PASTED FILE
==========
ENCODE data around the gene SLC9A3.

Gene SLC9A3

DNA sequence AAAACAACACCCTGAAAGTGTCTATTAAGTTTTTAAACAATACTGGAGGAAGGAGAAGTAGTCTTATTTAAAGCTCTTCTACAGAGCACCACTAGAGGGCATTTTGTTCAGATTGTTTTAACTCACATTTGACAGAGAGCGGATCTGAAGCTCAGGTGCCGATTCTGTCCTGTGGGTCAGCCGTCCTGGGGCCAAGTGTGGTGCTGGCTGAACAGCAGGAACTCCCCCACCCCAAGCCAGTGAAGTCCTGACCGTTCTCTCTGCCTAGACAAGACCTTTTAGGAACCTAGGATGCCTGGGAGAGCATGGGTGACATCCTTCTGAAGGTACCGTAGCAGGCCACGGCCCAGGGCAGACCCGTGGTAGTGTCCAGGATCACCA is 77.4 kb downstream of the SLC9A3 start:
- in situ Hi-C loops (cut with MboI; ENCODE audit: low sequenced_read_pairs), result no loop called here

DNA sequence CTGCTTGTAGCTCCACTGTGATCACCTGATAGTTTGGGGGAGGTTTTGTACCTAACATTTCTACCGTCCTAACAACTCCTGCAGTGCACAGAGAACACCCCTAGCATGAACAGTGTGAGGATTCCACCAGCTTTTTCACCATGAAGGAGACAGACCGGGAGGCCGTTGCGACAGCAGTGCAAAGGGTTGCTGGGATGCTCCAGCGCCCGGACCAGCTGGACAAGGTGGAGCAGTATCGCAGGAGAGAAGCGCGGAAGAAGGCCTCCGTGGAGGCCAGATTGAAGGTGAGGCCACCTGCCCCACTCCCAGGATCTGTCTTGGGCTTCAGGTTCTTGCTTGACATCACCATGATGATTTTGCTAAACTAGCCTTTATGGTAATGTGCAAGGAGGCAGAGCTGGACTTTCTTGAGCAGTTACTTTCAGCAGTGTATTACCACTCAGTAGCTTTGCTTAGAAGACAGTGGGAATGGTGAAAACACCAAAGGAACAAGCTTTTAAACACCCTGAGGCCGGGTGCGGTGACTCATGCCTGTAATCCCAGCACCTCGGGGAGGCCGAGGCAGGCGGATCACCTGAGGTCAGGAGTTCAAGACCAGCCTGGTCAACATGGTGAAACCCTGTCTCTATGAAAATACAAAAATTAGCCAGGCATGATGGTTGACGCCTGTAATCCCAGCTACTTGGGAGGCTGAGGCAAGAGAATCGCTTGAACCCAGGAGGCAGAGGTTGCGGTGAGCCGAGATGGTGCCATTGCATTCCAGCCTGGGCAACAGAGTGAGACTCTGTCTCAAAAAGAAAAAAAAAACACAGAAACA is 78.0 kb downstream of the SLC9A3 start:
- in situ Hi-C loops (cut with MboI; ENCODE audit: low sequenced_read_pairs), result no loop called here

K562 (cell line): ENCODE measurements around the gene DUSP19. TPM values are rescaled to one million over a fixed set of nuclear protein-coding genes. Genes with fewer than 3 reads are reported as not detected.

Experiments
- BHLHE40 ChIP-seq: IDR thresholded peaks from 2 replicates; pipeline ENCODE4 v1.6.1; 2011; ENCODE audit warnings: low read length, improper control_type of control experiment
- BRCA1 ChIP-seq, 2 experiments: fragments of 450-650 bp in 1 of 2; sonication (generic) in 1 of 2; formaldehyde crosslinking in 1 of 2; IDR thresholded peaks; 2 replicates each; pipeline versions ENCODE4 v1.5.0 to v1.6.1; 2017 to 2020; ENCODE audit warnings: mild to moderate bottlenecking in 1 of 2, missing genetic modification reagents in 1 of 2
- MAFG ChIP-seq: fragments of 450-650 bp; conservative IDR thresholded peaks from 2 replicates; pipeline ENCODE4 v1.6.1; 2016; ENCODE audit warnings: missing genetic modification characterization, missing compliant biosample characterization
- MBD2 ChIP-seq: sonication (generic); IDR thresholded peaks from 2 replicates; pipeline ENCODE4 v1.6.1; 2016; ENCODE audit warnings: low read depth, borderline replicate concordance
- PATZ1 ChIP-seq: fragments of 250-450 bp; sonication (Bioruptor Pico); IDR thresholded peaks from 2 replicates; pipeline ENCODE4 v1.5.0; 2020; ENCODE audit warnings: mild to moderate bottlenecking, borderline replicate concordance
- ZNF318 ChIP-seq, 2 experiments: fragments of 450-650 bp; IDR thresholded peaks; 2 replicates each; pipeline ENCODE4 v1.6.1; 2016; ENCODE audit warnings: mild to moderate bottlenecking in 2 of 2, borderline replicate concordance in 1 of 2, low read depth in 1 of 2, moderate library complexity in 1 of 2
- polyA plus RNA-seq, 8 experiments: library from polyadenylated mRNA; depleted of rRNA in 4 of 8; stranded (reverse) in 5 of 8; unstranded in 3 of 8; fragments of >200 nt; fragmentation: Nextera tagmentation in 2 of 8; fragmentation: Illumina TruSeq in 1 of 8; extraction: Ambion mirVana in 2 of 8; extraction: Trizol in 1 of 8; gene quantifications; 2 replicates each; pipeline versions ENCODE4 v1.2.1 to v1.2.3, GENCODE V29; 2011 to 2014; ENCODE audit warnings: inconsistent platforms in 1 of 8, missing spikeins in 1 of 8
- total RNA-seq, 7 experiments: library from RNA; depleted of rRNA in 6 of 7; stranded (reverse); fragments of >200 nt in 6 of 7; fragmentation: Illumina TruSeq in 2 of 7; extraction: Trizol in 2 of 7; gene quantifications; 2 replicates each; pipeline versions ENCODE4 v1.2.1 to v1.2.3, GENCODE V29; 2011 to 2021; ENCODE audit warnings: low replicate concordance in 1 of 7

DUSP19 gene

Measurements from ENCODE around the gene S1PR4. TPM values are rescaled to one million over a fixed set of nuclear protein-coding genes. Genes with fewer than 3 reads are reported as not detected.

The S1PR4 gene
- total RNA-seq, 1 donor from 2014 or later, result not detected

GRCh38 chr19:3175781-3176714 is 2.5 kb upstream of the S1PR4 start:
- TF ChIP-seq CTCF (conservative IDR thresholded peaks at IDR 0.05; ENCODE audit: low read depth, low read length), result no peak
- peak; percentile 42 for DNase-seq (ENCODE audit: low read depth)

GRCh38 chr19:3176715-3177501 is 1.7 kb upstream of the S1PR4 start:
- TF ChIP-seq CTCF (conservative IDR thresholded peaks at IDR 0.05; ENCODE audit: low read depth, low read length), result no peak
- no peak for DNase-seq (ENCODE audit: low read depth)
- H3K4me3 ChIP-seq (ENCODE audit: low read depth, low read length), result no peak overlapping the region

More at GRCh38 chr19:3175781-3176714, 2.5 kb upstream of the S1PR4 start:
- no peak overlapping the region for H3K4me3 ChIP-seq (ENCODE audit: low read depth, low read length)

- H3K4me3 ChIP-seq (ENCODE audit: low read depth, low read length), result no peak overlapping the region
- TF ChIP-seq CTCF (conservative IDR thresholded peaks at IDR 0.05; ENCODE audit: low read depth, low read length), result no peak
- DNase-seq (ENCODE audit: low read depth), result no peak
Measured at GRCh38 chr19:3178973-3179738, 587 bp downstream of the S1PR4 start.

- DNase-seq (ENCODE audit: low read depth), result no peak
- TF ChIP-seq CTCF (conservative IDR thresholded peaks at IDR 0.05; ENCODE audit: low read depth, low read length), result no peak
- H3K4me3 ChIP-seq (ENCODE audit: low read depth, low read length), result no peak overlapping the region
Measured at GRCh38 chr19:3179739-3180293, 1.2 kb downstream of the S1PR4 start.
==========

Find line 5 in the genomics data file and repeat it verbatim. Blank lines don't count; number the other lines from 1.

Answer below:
DNA sequence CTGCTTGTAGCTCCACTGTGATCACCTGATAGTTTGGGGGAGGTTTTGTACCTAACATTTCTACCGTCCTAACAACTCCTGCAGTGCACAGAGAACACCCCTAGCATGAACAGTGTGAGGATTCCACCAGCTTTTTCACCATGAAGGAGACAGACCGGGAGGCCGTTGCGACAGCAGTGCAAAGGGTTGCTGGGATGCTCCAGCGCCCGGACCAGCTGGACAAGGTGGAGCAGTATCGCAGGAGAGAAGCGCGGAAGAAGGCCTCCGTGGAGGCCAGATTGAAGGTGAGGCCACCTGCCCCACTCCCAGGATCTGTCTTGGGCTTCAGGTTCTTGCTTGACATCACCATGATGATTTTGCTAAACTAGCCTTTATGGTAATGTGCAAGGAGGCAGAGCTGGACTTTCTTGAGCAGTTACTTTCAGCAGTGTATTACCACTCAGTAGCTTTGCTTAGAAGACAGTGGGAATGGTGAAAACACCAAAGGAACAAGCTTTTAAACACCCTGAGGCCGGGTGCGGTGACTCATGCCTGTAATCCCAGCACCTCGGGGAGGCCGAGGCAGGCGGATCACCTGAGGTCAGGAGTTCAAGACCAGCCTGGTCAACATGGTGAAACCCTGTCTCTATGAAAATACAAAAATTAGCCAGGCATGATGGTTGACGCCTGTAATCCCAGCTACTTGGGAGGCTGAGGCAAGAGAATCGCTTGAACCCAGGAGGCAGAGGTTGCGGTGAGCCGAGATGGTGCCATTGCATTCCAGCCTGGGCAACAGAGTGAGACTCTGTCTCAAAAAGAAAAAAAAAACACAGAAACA is 78.0 kb downstream of the SLC9A3 start: